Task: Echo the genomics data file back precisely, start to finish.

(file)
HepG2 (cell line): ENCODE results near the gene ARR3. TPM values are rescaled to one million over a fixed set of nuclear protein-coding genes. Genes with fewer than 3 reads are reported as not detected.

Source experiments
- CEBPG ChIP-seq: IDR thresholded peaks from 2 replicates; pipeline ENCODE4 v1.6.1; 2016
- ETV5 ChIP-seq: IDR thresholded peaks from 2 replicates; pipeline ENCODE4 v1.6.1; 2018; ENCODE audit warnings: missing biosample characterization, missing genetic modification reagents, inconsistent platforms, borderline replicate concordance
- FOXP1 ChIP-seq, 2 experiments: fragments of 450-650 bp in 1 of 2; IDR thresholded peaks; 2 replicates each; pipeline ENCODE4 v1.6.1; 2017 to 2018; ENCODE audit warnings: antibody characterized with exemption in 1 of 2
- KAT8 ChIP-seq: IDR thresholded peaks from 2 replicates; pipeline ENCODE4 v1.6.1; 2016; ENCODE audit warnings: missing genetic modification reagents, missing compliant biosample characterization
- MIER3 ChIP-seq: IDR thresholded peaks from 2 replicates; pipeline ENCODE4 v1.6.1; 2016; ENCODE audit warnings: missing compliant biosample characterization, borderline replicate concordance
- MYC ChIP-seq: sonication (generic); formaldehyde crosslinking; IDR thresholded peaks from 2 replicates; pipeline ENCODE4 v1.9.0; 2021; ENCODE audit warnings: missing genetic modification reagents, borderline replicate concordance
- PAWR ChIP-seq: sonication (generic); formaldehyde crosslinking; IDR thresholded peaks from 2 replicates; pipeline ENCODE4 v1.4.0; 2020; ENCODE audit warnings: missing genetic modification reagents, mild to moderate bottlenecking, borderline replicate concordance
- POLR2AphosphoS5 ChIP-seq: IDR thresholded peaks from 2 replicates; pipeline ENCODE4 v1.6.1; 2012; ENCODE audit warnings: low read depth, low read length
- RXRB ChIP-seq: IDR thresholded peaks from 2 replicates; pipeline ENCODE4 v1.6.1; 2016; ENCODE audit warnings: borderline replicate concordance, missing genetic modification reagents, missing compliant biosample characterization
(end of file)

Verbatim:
HepG2 (cell line): ENCODE results near the gene ARR3. TPM values are rescaled to one million over a fixed set of nuclear protein-coding genes. Genes with fewer than 3 reads are reported as not detected.

Source experiments
- CEBPG ChIP-seq: IDR thresholded peaks from 2 replicates; pipeline ENCODE4 v1.6.1; 2016
- ETV5 ChIP-seq: IDR thresholded peaks from 2 replicates; pipeline ENCODE4 v1.6.1; 2018; ENCODE audit warnings: missing biosample characterization, missing genetic modification reagents, inconsistent platforms, borderline replicate concordance
- FOXP1 ChIP-seq, 2 experiments: fragments of 450-650 bp in 1 of 2; IDR thresholded peaks; 2 replicates each; pipeline ENCODE4 v1.6.1; 2017 to 2018; ENCODE audit warnings: antibody characterized with exemption in 1 of 2
- KAT8 ChIP-seq: IDR thresholded peaks from 2 replicates; pipeline ENCODE4 v1.6.1; 2016; ENCODE audit warnings: missing genetic modification reagents, missing compliant biosample characterization
- MIER3 ChIP-seq: IDR thresholded peaks from 2 replicates; pipeline ENCODE4 v1.6.1; 2016; ENCODE audit warnings: missing compliant biosample characterization, borderline replicate concordance
- MYC ChIP-seq: sonication (generic); formaldehyde crosslinking; IDR thresholded peaks from 2 replicates; pipeline ENCODE4 v1.9.0; 2021; ENCODE audit warnings: missing genetic modification reagents, borderline replicate concordance
- PAWR ChIP-seq: sonication (generic); formaldehyde crosslinking; IDR thresholded peaks from 2 replicates; pipeline ENCODE4 v1.4.0; 2020; ENCODE audit warnings: missing genetic modification reagents, mild to moderate bottlenecking, borderline replicate concordance
- POLR2AphosphoS5 ChIP-seq: IDR thresholded peaks from 2 replicates; pipeline ENCODE4 v1.6.1; 2012; ENCODE audit warnings: low read depth, low read length
- RXRB ChIP-seq: IDR thresholded peaks from 2 replicates; pipeline ENCODE4 v1.6.1; 2016; ENCODE audit warnings: borderline replicate concordance, missing genetic modification reagents, missing compliant biosample characterization